Impatiens for water

Posted on August 6th, 2009 – 10:38 AM
By Connie Nelson

I’ve got a big ol’ pot of impatiens by the front door. When they’re dry, they communicate very clearly: They wilt. I water.  

I was riding my bike the other day, when I noticed a whole bunch of dried leaves in the gutter. It took me a minute to realize that IT’S NOT FALL YET. It’s too early to have dried leaves in the gutter. They’re supposed to be green and on the trees. The trees are telling us something we may have overlooked: it’s really dry.

In the metro area, so far we’ve had the 6th driest summer and the 15th coolest summer since 1871. The lower temps were a good thing. They’ve kept the soil from heating up and the plants from drying out so quickly. But they may have masked the problem a bit, especially for trees.  When it’s cool, I don’t think about watering as much as I do when it’s hot. And, even when it’s hot,  I hardly ever think about watering my trees. Maybe that’s because my trees aren’t as demonstrative as my impatiens. Many trees don’t even show signs of drought stress until they’re in a bad way.  Losing leaves in early August means that at least some trees are in a bad way. 

So (you know what I’m going to say) do water your trees, even mature ones. Unless we get some rain, set a sprinkler under the drip line and run it for about a half hour a week. Or snake a soaker hose under your tree. Or water with a regular hose. Just water. At least every once in a while.

 I’m not a natural born waterer. I have to be reminded. I’m glad my impatiens live up to their name, get tired of waiting for me and just demand water. Wish my other plants were as pushy.

How do you water? Do you have a watering schedule? Or do you wait to water until you think your plants need it? How do your plants tell you they’re thirsty? 

21 Responses to "Impatiens for water"

Kathy says:

August 6th, 2009 at 11:19 am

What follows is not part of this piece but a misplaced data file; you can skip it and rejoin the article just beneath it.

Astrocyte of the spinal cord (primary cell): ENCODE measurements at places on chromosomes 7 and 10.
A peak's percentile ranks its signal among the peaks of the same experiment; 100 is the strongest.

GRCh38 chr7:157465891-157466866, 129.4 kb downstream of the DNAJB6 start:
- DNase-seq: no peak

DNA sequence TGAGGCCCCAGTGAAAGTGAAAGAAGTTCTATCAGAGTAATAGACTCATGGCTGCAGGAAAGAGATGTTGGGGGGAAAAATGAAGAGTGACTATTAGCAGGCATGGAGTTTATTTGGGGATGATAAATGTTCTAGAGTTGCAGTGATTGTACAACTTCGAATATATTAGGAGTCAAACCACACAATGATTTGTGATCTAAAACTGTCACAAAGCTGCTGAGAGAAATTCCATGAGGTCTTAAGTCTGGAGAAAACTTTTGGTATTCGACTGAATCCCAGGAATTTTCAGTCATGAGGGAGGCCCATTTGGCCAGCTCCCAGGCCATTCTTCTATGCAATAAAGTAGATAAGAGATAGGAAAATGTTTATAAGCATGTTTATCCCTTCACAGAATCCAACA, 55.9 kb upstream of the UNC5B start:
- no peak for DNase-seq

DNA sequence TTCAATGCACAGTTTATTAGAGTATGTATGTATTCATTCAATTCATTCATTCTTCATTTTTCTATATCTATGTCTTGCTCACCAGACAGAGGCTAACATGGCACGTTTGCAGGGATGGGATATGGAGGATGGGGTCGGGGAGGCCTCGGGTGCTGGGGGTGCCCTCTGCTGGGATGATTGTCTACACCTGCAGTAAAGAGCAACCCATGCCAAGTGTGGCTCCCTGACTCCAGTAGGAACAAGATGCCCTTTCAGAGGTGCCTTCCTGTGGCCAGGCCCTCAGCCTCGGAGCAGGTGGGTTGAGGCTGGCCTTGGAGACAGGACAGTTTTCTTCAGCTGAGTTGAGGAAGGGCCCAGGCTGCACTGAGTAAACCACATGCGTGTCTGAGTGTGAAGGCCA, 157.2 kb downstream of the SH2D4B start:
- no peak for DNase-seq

odd days – Use watering cans/rain barrel to water the newest & neediest. That can use up to 1/2 of my barrel (about 9 cans), so can’t do too many.
even days – Hose water (no drip, no sprinkler) all shrubs (I have 50+ baby shrubs this year) and gardens (butterbly, hosta, herb, tomatoes, perennial), about 20 seconds per shrub, 1 minute per garden. Sometimes I use dish water for the container plants, or throw it to the sturdier shrubs nearest the deck. The trees that have perennials around the base get watered, the others don’t. Never water the grass.

CJ says:

August 6th, 2009 at 11:23 am

I’ve got a mature hackberry tree that is discoloring and losing some leaves on the outer branches. I know this is normal, as it is compensating for the drought; but it has definitely received more attention as far as my watering habits

swschrad says:

August 6th, 2009 at 11:26 am

we added two more rain barrels (alas, merely garbage cans) and we have cut our watering down to a couple of consecutive watering-permitted days per month. we lost our grass four years ago when we bought our house, and thus we do water when it gets brownish and stressed. when we do, we put down at least a couple inches. but we also cut with the mmower cranked up as high as it can possibly go, so the grass gets plenty of shade at the soil, and can drain every bit of dew down to the roots.

Geoff says:

August 6th, 2009 at 11:26 am

I drink until the plants no longer look thirsty. I’m always happy to share my beer with them if they ask though.

Connie Nelson says:

August 6th, 2009 at 11:30 am

Hooray for all the rain barrels, out there. I have them at the cabin, but am still working on getting some at home.

Eric says:

August 6th, 2009 at 11:59 am

good one Geoff- I make sure I water my garden.. didn’t get rain barrels this year, its on my to do list for next spring.. I’ve been watering the lawn occassionally… not too much just enough for it not to be brown

AboundingJoy says:

August 6th, 2009 at 12:38 pm

I have no idea what I’m doing and my poor plants are paying the price. Rain barrells? Seriously? I wish I had Aqua Balls for all of the plants and shrubs in my yard.

susan says:

August 6th, 2009 at 12:53 pm

Yup, rain barrles are great…but we’ve had to refill them with the hose a few times. Do this to let the chlorine evaporate out, Cl isn’t helpful to the beneficial microrganisms in healthy soil. And wow, are plants thirsty this year! We’re watering veggie gardens deeply twice a week–if we wait a whole week the plants wilt badly.
Amen on not watering the lawn–we don’t waste either water or gas on it that way!

Connie Nelson says:

August 6th, 2009 at 1:45 pm

I’m with you about watering the lawn. I don’t do it much, but I do it enough to keep the grass from dying. Back in 87, we learned — the hard way — that the newer grass seed mixes don’t have the drought-tolerance of the old ones. That means you’ve got to water enough to keep the roots alive. (The grass will probably brown out a bit on the tips but should still have some green color near the base of the plants.)

Jenny says:

August 6th, 2009 at 2:35 pm

I *heart* buckets.